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Children’s or C classification material is another area of twisting and turning. The easing of content classification rules on the multichannels has allowed the FTAs more freedom in programming in what would normally be C times in the morning and afternoons. Restrictions on advertising in C times have been gradually tightened, but nowhere to the satisfaction of parents’ groups.
Kids’ television is a vexed issue for the industry. Quality kids’ programming is expensive, but parents utterly hate the advertising needed to pay for it. You can see down the track the wholesale abandonment of C classification programming on the FTA commercial networks’ main channels (there’ll be no “main channels” after digital switchover but there’ll be mainstream channels seeking the mass audiences that pull in the extra advertising dollars). The heavy lifting of kids’ television programming would move to the ABC, which is currently doing a reshuffle of children’s TV off its main channel and onto ABC 2 from 6am to 9am Monday to Friday.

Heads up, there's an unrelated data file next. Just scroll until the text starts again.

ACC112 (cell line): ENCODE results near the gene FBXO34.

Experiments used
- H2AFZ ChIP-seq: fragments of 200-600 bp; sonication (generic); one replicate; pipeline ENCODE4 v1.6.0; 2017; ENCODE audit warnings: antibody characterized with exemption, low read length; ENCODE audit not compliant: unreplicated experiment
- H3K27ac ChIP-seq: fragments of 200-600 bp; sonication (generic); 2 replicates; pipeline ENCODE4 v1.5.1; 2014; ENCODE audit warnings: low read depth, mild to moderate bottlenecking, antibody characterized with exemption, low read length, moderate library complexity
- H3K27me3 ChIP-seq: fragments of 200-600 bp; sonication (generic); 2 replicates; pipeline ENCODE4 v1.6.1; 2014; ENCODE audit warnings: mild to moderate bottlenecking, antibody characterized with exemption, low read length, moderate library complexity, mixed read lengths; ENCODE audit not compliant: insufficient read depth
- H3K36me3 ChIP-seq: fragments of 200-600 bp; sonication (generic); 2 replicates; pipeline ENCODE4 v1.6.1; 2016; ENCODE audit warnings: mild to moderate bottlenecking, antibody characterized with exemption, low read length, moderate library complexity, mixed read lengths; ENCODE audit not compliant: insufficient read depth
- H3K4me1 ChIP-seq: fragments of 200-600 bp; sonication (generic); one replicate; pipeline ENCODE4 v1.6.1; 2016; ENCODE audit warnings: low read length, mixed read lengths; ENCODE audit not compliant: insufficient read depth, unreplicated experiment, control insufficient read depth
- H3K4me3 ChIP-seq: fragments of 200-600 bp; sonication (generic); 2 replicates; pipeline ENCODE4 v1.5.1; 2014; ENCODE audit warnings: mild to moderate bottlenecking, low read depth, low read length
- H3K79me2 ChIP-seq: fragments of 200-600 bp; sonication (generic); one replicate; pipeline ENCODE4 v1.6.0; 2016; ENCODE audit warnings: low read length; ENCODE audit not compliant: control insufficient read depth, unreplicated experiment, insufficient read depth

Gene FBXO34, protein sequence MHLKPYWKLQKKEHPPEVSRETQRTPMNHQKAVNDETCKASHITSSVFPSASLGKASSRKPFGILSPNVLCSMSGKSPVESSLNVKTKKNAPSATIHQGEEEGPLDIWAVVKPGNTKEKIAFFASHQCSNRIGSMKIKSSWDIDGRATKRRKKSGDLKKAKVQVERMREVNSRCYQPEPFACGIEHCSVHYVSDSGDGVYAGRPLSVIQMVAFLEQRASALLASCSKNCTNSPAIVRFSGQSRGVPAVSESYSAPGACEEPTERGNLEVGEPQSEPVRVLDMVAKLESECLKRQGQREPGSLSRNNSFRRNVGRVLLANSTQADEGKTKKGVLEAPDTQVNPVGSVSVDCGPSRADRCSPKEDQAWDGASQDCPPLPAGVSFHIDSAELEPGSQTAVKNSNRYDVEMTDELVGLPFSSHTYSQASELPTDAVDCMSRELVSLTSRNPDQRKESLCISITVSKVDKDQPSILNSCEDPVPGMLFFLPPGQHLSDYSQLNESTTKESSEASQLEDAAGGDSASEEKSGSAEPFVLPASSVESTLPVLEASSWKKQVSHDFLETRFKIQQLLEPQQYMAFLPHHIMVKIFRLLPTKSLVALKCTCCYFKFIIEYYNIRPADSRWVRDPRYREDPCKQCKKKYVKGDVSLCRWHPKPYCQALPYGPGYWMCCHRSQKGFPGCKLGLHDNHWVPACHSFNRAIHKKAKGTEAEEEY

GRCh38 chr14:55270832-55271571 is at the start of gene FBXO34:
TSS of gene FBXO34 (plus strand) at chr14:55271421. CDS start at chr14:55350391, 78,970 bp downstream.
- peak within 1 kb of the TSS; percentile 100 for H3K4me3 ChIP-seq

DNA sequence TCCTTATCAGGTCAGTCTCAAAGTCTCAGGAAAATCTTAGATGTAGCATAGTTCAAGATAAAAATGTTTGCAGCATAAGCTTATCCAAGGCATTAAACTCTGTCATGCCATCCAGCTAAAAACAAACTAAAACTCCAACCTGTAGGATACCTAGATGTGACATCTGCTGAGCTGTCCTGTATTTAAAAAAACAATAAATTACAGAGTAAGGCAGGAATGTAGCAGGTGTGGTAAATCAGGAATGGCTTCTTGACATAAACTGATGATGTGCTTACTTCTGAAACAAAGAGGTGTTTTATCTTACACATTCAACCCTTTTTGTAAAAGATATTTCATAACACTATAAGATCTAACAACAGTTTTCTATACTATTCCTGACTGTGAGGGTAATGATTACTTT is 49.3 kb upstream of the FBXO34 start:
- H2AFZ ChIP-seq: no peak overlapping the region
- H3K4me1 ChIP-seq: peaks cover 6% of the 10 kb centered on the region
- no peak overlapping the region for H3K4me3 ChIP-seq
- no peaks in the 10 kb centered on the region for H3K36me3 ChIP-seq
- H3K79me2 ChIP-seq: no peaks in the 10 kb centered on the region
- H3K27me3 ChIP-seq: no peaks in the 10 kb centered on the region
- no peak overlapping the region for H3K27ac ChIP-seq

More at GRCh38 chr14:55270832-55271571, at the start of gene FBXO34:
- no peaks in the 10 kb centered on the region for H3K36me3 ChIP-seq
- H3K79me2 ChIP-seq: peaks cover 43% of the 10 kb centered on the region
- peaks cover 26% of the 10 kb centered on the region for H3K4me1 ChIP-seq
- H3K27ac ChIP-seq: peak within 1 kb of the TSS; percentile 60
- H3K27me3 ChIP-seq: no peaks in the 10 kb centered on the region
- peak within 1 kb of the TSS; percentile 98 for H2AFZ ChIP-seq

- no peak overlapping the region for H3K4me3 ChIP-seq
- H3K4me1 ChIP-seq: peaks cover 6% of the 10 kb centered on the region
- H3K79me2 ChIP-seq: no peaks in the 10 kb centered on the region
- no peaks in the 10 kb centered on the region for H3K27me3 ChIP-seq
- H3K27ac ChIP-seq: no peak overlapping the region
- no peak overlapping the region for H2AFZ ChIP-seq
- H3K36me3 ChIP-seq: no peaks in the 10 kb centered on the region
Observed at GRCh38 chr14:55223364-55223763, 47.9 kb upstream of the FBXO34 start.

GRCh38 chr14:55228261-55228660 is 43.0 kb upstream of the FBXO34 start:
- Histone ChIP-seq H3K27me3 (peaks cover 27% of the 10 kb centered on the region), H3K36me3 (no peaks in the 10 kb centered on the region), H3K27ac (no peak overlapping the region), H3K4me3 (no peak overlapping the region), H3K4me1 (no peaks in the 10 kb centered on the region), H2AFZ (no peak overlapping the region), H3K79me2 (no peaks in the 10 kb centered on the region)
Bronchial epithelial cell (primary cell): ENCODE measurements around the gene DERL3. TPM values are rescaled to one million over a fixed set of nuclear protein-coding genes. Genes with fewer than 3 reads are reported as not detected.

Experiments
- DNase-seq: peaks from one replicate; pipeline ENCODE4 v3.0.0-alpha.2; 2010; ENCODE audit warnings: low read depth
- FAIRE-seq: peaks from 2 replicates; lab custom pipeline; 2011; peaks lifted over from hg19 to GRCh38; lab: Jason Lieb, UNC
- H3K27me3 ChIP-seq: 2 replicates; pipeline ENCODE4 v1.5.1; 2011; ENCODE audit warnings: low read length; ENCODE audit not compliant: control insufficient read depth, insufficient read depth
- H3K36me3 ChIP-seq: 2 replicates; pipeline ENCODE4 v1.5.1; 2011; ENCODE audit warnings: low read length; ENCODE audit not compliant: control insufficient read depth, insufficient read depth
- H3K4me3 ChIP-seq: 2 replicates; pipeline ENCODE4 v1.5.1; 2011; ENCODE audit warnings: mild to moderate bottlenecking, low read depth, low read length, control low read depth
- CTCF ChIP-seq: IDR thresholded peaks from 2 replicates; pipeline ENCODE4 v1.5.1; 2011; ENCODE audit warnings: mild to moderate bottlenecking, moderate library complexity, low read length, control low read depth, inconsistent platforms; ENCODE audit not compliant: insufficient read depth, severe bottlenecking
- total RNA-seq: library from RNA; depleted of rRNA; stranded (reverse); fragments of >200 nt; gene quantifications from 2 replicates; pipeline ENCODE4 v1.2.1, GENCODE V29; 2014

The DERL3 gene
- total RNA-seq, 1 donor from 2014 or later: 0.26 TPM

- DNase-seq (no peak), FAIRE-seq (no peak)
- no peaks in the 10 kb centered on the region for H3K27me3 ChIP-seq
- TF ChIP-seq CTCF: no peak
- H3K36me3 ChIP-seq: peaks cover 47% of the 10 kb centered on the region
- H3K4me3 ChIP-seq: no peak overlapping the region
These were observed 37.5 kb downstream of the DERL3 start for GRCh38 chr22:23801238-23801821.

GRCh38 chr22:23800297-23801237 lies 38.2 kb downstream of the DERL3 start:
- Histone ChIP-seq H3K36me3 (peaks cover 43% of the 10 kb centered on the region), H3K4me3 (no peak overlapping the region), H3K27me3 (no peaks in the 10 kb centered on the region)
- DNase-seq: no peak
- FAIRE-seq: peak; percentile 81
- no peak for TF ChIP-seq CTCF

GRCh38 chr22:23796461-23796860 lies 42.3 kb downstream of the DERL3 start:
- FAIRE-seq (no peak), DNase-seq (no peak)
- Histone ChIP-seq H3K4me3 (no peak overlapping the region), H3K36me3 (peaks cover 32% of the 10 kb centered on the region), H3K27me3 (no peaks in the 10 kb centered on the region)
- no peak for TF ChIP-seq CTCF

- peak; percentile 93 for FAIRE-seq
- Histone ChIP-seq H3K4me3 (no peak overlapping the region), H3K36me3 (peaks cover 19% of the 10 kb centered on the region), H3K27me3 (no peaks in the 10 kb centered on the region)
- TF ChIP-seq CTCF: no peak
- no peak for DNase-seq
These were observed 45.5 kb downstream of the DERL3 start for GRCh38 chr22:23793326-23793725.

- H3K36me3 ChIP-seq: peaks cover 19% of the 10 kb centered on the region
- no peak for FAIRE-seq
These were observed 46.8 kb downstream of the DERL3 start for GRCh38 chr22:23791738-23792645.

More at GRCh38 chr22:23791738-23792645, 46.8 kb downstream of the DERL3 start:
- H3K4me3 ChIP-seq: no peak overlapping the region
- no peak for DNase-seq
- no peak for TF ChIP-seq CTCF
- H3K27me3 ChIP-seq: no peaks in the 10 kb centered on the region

Alternatively, after digital switchover, FTA networks should be allowed to start more channels, including a dedicated children’s channel for each network. The cost of the channels could be paid for by the wider range of ads that would be allowed in former C times on the networks’ main, mass-audience channel, especially in the mornings and on weekends.